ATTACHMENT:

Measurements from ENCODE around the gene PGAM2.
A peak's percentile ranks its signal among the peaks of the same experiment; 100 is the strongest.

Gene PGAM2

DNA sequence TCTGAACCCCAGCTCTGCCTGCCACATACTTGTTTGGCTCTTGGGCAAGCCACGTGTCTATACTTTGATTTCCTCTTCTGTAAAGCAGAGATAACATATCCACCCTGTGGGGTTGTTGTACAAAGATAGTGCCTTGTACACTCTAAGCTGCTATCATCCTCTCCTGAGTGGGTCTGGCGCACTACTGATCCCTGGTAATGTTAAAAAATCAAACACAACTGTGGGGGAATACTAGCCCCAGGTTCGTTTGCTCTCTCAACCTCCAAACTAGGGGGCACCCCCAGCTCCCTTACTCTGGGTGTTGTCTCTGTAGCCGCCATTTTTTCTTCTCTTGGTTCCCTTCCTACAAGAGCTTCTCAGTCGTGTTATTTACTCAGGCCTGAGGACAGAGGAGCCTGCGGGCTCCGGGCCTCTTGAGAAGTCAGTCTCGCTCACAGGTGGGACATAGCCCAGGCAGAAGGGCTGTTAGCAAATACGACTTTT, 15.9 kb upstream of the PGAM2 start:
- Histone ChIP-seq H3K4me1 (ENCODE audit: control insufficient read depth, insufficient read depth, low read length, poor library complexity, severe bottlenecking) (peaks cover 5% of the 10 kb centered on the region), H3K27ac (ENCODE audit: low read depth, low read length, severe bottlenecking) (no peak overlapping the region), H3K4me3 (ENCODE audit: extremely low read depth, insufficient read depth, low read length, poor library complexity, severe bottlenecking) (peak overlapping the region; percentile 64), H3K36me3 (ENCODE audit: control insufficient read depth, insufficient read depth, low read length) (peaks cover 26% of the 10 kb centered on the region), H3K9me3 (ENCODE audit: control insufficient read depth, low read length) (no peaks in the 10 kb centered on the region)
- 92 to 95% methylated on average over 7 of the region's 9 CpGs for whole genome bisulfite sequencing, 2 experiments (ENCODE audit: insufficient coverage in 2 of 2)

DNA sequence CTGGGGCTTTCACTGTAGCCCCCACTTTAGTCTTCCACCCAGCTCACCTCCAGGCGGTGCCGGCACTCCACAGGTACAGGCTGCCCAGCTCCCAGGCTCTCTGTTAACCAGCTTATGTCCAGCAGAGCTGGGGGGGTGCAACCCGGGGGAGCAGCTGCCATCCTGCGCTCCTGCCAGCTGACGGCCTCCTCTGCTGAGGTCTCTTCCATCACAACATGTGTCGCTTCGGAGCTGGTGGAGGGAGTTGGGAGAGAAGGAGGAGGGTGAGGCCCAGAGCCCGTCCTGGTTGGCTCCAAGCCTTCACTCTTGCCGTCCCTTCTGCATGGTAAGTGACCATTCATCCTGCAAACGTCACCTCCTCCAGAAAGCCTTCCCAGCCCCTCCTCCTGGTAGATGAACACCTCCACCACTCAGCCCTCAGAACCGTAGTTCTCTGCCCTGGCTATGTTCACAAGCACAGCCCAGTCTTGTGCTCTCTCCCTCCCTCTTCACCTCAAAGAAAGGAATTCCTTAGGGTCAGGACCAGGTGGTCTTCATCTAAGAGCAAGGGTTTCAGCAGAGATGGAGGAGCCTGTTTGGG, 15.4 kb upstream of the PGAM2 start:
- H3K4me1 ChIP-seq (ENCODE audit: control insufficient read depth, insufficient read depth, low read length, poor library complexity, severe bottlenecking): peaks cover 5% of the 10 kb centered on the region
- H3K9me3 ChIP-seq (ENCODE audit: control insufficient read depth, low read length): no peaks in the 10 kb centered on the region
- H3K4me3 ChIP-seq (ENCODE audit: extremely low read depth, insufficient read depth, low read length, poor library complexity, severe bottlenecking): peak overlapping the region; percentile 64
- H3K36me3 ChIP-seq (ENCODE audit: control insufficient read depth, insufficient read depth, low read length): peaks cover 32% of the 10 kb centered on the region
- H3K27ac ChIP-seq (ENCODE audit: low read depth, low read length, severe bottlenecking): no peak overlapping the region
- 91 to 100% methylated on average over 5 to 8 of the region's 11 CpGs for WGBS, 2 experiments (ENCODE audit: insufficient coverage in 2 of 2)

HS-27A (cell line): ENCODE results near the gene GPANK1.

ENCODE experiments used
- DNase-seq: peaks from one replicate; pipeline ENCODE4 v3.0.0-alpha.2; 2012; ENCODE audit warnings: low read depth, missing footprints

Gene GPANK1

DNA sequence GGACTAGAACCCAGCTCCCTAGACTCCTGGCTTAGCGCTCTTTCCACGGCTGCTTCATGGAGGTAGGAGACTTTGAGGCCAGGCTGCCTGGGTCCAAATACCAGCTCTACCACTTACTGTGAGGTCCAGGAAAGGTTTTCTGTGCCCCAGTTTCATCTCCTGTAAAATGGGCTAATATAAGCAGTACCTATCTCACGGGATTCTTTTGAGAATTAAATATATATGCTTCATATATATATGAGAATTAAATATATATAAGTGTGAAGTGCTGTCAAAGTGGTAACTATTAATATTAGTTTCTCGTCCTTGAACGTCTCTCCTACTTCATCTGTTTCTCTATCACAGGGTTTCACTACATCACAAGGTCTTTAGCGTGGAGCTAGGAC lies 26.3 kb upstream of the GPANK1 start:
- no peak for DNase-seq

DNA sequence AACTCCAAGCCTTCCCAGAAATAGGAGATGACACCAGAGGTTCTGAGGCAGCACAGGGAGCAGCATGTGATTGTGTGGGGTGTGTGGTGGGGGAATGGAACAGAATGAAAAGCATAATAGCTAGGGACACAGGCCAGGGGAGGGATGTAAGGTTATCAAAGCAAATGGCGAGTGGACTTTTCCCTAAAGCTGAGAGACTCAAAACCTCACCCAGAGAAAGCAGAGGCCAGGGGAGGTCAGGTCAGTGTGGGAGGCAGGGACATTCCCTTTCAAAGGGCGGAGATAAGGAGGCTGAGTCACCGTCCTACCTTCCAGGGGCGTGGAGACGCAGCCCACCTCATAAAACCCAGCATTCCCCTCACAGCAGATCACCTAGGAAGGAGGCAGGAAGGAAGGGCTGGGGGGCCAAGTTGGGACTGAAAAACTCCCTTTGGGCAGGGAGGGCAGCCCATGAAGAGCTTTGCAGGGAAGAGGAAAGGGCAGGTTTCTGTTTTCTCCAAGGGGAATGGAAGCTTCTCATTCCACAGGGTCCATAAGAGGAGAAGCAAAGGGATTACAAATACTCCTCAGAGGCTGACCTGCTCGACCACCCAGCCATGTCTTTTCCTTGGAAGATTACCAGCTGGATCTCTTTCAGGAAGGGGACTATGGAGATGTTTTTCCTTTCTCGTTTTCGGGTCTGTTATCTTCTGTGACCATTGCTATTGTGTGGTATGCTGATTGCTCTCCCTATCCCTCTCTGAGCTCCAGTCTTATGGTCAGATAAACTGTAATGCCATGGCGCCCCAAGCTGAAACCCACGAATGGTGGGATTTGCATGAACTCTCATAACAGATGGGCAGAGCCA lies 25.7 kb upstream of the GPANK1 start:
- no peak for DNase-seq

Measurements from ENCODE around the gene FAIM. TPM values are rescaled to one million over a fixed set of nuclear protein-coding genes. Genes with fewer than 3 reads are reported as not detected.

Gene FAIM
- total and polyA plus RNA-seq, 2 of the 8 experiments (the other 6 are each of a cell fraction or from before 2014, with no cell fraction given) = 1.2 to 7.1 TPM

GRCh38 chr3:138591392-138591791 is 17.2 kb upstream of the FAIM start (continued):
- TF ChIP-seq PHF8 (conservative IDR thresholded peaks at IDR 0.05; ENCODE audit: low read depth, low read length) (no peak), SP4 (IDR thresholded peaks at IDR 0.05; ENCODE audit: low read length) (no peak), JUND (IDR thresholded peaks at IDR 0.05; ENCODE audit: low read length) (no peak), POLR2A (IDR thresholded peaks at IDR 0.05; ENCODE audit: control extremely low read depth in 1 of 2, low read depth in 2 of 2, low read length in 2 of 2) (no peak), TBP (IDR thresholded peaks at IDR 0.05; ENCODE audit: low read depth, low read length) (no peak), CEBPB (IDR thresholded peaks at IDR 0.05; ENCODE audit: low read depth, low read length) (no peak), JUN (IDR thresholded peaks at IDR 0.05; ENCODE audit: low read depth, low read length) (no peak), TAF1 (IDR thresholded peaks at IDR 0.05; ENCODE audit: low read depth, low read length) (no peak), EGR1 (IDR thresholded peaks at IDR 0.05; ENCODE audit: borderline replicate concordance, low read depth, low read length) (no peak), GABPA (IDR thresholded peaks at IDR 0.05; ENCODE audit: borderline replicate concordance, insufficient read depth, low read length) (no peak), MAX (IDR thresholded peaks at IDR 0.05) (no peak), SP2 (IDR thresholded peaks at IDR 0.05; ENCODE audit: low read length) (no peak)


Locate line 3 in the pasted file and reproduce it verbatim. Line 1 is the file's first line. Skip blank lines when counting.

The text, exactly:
Gene PGAM2